Departure is a story driven open world level. As the player you arrive at an empty train station in a strange magical world, with little memory of who you are and where you came from. While exploring this world, you may eventually come to realize that you are at a stopover between the world of the living and the world of the dead. The residents of this world are lost souls who are no longer alive, but still unable to pass on.

In the middle of this limbo world exists a giant library, containing a book for every person there is. You find out that three of these books are missing their final page. It is up to you to find the lost souls who's pages have disappeared, and help them finish their life story. Only then will they be able to continue on to their final destination. And since you too have arrived in this world, there may be something unfinished in your life story as well... 


In this project I wanted to create a level that feels complete and interesting from start to finish, and to create a world which is always exciting to explore.

I used juxtapose or strong contrast between areas to keep the player on their toes and to keep the world feeling engaging. A cramped ravine passage leading to a wide open field, a big flat lake next to a city with extreme verticality and so on.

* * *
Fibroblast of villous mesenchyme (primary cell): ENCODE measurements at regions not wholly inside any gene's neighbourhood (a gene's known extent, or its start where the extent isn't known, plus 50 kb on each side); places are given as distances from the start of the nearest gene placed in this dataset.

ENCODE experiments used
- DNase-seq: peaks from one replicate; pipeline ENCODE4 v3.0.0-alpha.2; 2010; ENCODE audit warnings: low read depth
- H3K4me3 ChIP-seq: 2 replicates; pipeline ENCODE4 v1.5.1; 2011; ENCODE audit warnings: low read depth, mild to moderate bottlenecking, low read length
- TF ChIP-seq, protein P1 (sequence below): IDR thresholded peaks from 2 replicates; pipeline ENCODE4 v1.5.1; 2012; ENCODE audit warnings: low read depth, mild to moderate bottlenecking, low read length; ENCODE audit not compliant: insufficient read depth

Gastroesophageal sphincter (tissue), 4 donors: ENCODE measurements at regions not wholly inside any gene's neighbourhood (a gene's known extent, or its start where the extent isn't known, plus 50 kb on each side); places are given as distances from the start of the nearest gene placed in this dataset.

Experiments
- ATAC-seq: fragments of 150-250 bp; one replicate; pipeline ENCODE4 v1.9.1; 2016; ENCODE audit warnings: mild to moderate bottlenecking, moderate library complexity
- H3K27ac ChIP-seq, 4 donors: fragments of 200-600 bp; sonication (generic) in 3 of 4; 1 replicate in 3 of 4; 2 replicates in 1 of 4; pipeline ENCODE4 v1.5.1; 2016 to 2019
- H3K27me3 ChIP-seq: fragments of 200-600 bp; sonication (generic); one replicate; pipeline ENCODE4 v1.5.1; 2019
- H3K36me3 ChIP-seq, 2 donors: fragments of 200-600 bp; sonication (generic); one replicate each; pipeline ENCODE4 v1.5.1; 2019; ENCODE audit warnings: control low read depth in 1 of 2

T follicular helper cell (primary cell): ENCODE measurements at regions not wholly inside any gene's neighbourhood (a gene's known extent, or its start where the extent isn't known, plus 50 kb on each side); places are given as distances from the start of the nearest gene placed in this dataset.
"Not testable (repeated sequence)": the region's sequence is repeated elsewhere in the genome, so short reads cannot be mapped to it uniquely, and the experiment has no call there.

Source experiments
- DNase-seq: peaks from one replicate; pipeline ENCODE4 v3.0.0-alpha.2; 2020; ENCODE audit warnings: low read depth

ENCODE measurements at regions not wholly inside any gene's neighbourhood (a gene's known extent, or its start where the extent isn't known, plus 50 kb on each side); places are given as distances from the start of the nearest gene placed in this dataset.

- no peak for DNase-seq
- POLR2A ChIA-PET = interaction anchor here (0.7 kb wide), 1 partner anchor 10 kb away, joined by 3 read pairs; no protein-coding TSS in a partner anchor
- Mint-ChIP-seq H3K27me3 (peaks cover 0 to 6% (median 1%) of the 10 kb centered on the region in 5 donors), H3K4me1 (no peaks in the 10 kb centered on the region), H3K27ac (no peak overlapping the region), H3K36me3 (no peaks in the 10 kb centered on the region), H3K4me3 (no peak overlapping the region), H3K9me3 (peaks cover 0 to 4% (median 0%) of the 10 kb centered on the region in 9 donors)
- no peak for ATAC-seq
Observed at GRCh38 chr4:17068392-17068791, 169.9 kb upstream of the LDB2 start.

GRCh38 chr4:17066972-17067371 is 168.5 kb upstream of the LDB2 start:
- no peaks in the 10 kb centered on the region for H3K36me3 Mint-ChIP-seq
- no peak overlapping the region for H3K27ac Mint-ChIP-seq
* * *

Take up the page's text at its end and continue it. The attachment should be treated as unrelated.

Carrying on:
I also wanted every area to have a purpose and be deeply connected to the story. The story mainly revolves around four different NPCs. I based each area upon the backstory of the NPC that the player would encounter at that area. This way, the entire area could become a part of the environmental storytelling. 

Furthermore, I wanted to invoke a sense of wonder and largeness when walking through this world. I did this by scaling up each landmark to a scale that would normally feel just a bit extreme.  

Lastly, this level is massive and involves a lot of exploring. Since it's an open world, the player can visit any area in any order they would like. I wanted to keep all paths leading somewhere interesting, and to avoid the need for any backtracking whatsoever, no matter which area the player chooses to visit first.


I wanted Departure to be a complete and fully playable level with a beautiful and lively world. While my main focus with this project was level design and level art, I also had to involve other tasks in order to achieve this goal on my own. Since this was a solo project, I needed to be solely responsible for basically every aspect of the finished experience. This included:

  • Modeling almost all meshes myself (except characters and foliage)
  • Designing and building the level
  • Scripting all gameplay events
  • Adding lighting, vfx and post process
  • Combining animations and animating level sequences